Saturday, August 21, 2010

Someone Still Loves You Boris Yeltsin - Pershing

I found this old review I wrote for a website called that subsequently decided it was only going to be a fitness website, taking down the first internet proof that I was a music writer. I have some of the documents I wrote for them saved on my computer, and I thought the one I wrote about SSLYBY is sort of funny. I thought the album was called Perishing, when it was really named Pershing after a WWI general. Also, my writing had an informality and unpretentiousness and naivete that I think I've fallen away from slightly. I sort of wish I heard music through the same ears as I used to. My writing today feels more forced.

Their next performance is in a middle school cafeteria. You know, preteens, French fries, and – an indie pop band? The situation is a bit atypical. Then again, Someone Still Loves You Boris Yeltsin isn’t exactly classifiable as your standard stuffy, snobbish pop stars. The four boys are a bunch of average joes from Springfield, Missouri. But little things, like the cafeteria performance and the fact that they named themselves after Russia’s first president on a whim, show a playfulness that sadly seems forgotten in circles of music elitists and in top 40 artists alike.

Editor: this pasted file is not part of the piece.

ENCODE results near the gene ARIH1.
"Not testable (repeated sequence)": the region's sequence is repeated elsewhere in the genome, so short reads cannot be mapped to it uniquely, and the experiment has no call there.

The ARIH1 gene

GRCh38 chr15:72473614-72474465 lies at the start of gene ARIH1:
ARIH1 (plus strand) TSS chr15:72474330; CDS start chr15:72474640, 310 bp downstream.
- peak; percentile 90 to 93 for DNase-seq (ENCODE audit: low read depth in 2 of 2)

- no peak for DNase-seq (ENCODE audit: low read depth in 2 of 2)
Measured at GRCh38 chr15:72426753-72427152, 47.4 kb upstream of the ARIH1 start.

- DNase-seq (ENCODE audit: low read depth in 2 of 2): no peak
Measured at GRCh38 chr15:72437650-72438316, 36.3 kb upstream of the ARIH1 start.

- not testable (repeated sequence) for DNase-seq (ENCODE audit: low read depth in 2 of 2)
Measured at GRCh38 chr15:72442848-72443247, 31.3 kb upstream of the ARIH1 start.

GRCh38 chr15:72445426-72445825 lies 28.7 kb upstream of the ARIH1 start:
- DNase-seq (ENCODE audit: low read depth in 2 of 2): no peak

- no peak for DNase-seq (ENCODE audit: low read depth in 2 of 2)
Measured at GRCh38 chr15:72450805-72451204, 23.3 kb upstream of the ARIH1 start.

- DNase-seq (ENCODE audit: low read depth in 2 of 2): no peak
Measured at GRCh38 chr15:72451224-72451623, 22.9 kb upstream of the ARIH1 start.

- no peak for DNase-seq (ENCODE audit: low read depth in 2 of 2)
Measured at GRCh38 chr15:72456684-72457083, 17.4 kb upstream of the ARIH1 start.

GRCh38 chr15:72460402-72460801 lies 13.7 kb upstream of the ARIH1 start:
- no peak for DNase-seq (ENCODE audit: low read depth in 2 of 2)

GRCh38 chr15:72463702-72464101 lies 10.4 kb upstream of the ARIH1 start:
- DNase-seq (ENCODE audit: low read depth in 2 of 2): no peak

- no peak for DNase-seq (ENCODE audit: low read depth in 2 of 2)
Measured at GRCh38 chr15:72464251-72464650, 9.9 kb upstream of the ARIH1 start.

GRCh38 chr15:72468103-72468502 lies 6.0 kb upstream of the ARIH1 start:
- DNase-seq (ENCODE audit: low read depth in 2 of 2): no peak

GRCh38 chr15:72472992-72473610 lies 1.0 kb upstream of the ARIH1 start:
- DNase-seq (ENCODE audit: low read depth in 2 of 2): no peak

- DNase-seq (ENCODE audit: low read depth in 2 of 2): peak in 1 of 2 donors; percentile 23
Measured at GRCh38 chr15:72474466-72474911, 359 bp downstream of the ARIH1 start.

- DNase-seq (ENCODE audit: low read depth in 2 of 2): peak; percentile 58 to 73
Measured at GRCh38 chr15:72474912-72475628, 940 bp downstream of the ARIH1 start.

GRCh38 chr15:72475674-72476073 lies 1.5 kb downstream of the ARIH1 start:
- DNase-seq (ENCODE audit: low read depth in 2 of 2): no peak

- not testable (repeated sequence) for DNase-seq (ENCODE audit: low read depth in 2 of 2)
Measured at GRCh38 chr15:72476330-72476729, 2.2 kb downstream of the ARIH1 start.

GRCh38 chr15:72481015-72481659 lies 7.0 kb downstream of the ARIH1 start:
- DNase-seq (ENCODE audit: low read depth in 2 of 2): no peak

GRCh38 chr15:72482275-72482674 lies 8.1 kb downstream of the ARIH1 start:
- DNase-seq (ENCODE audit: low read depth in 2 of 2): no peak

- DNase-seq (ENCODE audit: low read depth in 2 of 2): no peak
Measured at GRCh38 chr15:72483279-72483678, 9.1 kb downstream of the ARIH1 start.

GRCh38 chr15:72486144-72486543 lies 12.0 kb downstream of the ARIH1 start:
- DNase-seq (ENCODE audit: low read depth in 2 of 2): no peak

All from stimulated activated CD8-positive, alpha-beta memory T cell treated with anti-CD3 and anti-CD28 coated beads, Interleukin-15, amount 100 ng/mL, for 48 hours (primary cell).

SSLYBY doesn’t want to be taken seriously. Nor do they take themselves seriously. They invoke a careless, fun-loving vibe in Perishing, watching the world as it changes before their eyes, but refusing to let it get them down. Why get bogged down by weighty issues when you can let the music distract you a little?

The songs on this album invoke lovely thoughts – those of sunshine, childhood, cheesy jokes, red popsicles, and, well, cheerful things. Every song has some kind of special touch of happiness throughout. Take “Oceanographer,” for example. Two alternating chords lead to a whimsical, but brief, “wooooo!” You know the “woo” was planned, but the group sneaks it in there so slyly, it sounds like a masterpiece of spontaneous creativity. In “Dead Right,” lyrics like “you’re gonna lose it/if you don’t choose it” mock the whole “you lose it if you don’t use it” myth that middle school health classes try to dispel.

SSLYBY have made an impeccable bunch of well-crafted pop tunes on this Polyvinyl Records release. Each song is a glittering gem, tying riffs and drum beats together in a pattern that radiates a kind of beauty that can only be found in music that carries a pure and unfettered simplicity. You might compare them to sunny folk like Nada Surf and Rogue Wave (they do sound incredibly similar to the latter). “Think I Wanna Die” may have morbid title, but the effervescent, jumpy track is one of the best on the album.

SSLYBY weave themes like young love and heartbreak through the album. Lines like “maybe if I lay low/ love will fall around my door,” in the album opener “Glue Girls” is one demonstration of the band’s youthful hopefulness and positivity.

A listen through Perishing is refreshing, easy, and, if you are a fan of plain old pop, guaranteed to put a smile on your face. Just remember to watch out. These four goofballs could soon be coming to a cafeteria near you. You might just be able to find a way to sneak in (and steal some tater tots while you’re at it).

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